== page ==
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Any advice on the correct way to answer these questions when requesting a quote.
1.  I’ve stopped work in my early 50’s and have no plans to work again,  can I legitimately select Retired,  wasn’t sure if there a specific definition of Retired ?
2.  Mortgage is paid off but there is still a token amount left and the bank still has deeds and a charge on property;  so can I say no mortgage ?


Comments

  • I can't see what else you could say. They know your age so they can see you are not of state pension age. I retired well before the state pension age and have always answered 'retired' to such questions. I opened a building society account recently and again the staff member knew my age, which is still below the state pension age, and when he asked me what I did I answered 'retired' and that was fine.
  • Aretnap
    Aretnap Posts: 5,127
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    Unless the insurance company gives you a specific definition of "retired" on the form that it asks you to fill in, you can interpret it as having its ordinary meaning. In ordinary parlance, if you have finished your career and have no plans to work again, you are retired. So yes, you can put retired.

    (The alternative would be "independent means" I guess, but that more implies someone who is living of an inheritance or a lottery win than someone who has saved enough from work to retire early)

    As for the mortgage, I'd say you either have a mortgage or you don't. I'm not sure how you can have paid it off if there is still some of it left. A small or even "token" mortgage is still a mortgage.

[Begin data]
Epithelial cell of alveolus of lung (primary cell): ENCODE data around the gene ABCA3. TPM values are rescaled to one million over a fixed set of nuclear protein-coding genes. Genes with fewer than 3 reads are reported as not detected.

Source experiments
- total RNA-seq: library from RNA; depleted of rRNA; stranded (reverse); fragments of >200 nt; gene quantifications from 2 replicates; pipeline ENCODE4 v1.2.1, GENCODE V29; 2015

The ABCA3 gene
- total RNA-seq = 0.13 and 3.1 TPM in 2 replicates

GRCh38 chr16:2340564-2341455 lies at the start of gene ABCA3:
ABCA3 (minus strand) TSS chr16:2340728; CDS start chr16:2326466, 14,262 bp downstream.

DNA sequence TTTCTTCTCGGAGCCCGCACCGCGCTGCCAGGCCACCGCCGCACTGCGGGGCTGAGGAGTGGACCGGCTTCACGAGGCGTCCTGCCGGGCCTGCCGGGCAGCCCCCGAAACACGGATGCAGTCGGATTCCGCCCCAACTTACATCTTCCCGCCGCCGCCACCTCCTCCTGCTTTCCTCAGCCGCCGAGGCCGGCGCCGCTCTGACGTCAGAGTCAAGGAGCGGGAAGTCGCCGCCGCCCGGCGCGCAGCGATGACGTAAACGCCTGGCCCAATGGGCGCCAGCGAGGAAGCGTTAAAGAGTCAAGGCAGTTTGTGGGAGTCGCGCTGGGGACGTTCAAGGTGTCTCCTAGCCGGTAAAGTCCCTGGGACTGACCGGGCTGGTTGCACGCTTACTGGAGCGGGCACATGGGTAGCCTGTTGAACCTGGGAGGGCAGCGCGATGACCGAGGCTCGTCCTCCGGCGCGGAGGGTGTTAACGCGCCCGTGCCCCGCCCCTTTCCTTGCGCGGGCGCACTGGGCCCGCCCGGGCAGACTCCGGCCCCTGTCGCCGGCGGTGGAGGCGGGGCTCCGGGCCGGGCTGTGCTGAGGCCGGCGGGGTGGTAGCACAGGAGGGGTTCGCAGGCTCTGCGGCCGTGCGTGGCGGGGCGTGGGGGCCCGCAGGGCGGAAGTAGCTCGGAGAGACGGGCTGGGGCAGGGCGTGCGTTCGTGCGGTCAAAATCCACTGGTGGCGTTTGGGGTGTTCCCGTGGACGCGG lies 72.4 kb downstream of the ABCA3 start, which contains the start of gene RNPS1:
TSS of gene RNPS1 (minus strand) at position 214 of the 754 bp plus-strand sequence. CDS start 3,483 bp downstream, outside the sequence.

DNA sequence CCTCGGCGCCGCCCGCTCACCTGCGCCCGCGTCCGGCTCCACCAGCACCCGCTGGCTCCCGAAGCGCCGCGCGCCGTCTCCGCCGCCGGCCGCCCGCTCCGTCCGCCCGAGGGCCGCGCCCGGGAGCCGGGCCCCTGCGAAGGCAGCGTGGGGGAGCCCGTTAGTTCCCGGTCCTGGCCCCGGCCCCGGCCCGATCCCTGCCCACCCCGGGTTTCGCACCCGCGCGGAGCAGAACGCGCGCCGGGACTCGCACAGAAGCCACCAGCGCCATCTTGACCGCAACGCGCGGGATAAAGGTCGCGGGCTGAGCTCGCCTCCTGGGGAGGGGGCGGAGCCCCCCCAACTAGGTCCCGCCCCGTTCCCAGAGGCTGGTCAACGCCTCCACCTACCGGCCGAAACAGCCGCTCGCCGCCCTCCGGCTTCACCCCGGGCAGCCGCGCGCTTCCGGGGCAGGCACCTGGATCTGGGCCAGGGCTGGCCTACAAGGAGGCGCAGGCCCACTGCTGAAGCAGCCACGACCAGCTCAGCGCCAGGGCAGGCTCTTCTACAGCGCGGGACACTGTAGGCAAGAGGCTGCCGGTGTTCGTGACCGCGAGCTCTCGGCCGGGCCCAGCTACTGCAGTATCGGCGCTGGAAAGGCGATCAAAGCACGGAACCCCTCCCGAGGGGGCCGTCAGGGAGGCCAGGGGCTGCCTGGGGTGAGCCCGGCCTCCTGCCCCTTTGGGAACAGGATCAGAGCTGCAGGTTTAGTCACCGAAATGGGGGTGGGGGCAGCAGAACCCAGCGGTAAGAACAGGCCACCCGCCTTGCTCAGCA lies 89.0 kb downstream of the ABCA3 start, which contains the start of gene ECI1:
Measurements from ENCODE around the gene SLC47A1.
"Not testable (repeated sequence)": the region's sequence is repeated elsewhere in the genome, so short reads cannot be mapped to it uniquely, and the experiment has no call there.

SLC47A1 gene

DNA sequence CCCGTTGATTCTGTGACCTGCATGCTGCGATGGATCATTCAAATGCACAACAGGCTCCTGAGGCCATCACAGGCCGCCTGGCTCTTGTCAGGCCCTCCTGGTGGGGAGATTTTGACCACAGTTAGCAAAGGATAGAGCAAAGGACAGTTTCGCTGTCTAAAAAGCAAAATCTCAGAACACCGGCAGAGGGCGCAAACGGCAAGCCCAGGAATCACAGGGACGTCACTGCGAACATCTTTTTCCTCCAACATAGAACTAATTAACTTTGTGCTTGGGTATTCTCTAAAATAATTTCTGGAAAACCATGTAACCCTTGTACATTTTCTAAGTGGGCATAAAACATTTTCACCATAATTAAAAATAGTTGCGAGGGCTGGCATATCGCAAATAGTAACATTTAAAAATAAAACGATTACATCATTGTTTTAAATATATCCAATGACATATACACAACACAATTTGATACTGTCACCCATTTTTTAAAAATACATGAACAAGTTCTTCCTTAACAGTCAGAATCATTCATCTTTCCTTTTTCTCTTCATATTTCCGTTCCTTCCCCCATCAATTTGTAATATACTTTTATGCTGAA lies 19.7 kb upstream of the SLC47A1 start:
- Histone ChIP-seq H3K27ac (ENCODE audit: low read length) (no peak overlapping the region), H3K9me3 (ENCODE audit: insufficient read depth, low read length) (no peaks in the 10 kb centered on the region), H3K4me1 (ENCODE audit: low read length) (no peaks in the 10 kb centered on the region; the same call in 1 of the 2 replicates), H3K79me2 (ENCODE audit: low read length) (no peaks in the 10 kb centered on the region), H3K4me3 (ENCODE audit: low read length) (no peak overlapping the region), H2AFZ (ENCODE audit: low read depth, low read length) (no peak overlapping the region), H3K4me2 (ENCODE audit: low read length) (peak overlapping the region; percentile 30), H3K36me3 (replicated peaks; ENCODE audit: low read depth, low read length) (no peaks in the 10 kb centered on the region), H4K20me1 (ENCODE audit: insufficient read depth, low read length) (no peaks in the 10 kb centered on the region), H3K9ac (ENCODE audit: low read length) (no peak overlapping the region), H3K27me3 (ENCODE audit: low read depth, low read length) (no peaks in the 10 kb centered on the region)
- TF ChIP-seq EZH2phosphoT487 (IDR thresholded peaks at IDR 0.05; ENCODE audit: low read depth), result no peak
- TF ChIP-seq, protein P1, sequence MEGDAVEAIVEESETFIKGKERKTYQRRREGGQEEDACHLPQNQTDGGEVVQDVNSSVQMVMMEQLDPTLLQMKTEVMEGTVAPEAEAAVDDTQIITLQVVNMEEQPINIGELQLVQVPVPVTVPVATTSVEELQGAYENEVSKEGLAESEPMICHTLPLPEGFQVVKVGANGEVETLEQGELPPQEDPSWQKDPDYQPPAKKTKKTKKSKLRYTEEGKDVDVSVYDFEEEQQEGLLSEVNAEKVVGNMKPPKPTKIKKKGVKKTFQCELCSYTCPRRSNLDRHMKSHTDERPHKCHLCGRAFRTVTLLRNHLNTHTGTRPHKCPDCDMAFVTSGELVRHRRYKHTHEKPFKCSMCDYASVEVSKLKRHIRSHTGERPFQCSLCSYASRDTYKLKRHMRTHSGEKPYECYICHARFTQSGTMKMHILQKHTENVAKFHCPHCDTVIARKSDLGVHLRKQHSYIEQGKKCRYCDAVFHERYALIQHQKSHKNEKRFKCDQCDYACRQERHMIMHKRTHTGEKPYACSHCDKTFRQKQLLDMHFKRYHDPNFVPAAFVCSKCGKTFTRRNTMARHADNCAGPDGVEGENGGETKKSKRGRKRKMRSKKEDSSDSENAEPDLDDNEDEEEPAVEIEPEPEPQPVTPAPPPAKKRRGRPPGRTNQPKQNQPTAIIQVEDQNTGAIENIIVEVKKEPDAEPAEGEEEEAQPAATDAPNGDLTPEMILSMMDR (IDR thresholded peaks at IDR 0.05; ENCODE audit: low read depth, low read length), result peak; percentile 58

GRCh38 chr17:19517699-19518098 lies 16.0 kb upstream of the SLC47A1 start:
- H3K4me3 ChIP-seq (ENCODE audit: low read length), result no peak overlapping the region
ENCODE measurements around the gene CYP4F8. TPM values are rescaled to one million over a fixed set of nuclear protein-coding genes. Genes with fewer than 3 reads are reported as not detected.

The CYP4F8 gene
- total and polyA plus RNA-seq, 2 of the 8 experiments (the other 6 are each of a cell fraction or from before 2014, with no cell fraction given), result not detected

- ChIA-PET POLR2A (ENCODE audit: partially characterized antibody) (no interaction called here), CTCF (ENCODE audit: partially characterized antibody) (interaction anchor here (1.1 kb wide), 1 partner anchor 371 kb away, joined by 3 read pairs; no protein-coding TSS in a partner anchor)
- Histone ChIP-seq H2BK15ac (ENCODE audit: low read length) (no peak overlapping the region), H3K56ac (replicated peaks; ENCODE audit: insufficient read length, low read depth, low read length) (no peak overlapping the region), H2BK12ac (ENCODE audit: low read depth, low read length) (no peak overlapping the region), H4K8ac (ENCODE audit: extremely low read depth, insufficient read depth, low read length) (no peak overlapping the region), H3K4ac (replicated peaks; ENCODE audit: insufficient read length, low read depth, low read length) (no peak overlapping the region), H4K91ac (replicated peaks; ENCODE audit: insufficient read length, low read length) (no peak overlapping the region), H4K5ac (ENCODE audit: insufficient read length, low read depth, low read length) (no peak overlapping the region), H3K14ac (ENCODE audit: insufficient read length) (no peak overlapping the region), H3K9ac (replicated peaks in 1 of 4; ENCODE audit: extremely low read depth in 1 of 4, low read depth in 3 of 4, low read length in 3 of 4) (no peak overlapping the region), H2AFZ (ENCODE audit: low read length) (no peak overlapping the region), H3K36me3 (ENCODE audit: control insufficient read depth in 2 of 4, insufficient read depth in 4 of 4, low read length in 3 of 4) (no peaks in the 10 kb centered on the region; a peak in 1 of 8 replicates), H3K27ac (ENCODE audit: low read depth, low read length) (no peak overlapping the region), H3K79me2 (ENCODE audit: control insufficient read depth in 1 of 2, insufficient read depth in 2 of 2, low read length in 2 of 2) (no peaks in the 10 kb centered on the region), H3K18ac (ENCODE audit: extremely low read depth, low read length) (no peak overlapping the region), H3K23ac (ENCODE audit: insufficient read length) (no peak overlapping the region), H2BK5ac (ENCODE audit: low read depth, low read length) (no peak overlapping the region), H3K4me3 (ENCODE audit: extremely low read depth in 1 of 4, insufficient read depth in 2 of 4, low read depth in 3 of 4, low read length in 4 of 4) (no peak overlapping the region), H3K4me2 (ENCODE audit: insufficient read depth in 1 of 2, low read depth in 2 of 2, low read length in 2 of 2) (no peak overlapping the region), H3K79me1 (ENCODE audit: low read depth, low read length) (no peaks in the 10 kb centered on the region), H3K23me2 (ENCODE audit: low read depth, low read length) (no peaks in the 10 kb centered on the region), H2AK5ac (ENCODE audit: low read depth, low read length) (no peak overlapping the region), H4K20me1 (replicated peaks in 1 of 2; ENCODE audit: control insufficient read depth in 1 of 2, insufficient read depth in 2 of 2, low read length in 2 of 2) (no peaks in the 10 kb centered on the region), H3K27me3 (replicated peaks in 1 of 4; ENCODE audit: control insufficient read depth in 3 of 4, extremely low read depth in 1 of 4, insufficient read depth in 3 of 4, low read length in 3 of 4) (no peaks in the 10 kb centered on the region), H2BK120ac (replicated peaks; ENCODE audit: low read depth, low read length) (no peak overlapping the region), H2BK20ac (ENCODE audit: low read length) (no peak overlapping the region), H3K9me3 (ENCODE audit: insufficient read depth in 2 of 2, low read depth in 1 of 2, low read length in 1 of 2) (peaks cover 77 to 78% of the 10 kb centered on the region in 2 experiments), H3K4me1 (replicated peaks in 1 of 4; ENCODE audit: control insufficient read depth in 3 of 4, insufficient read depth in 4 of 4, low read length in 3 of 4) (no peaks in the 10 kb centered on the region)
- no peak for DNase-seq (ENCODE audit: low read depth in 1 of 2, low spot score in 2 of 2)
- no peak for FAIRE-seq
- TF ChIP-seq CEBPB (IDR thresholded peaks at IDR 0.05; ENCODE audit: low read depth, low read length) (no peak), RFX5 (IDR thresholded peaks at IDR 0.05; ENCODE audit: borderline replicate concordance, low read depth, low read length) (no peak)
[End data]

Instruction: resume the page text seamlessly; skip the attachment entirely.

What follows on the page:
• user1977
    user1977 Posts: 13,269
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    And I suspect that if anything being mortgaged is advantageous.
  • DullGreyGuy
    DullGreyGuy Posts: 9,013
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    Snot said:
    Any advice on the correct way to answer these questions when requesting a quote.
    1.  I’ve stopped work in my early 50’s and have no plans to work again,  can I legitimately select Retired,  wasn’t sure if there a specific definition of Retired ?
    2.  Mortgage is paid off but there is still a token amount left and the bank still has deeds and a charge on property;  so can I say no mortgage ?


    1) If they want a special definition to be applied they must state what it is, otherwise it's a plain English understanding of the words. Depending on how you are funding yourself, your general household situation and the reason you stopped at 50 you could be retired, housewife/husband, independent means, medically retired etc

    2) How can you have both paid the mortgage off and still have a token amount outstanding? Sounds like you've nearly paid it off in which case you need to declare it as mortgaged (unless you pay it off in full today before buying the insurance)
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